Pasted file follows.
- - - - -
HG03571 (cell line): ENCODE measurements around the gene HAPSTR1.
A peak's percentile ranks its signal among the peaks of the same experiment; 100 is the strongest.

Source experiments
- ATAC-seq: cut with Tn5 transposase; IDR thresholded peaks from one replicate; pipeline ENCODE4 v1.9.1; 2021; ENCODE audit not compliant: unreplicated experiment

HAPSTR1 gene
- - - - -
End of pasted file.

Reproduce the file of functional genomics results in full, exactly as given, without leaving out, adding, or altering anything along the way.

HG03571 (cell line): ENCODE measurements around the gene HAPSTR1.
A peak's percentile ranks its signal among the peaks of the same experiment; 100 is the strongest.

Source experiments
- ATAC-seq: cut with Tn5 transposase; IDR thresholded peaks from one replicate; pipeline ENCODE4 v1.9.1; 2021; ENCODE audit not compliant: unreplicated experiment

HAPSTR1 gene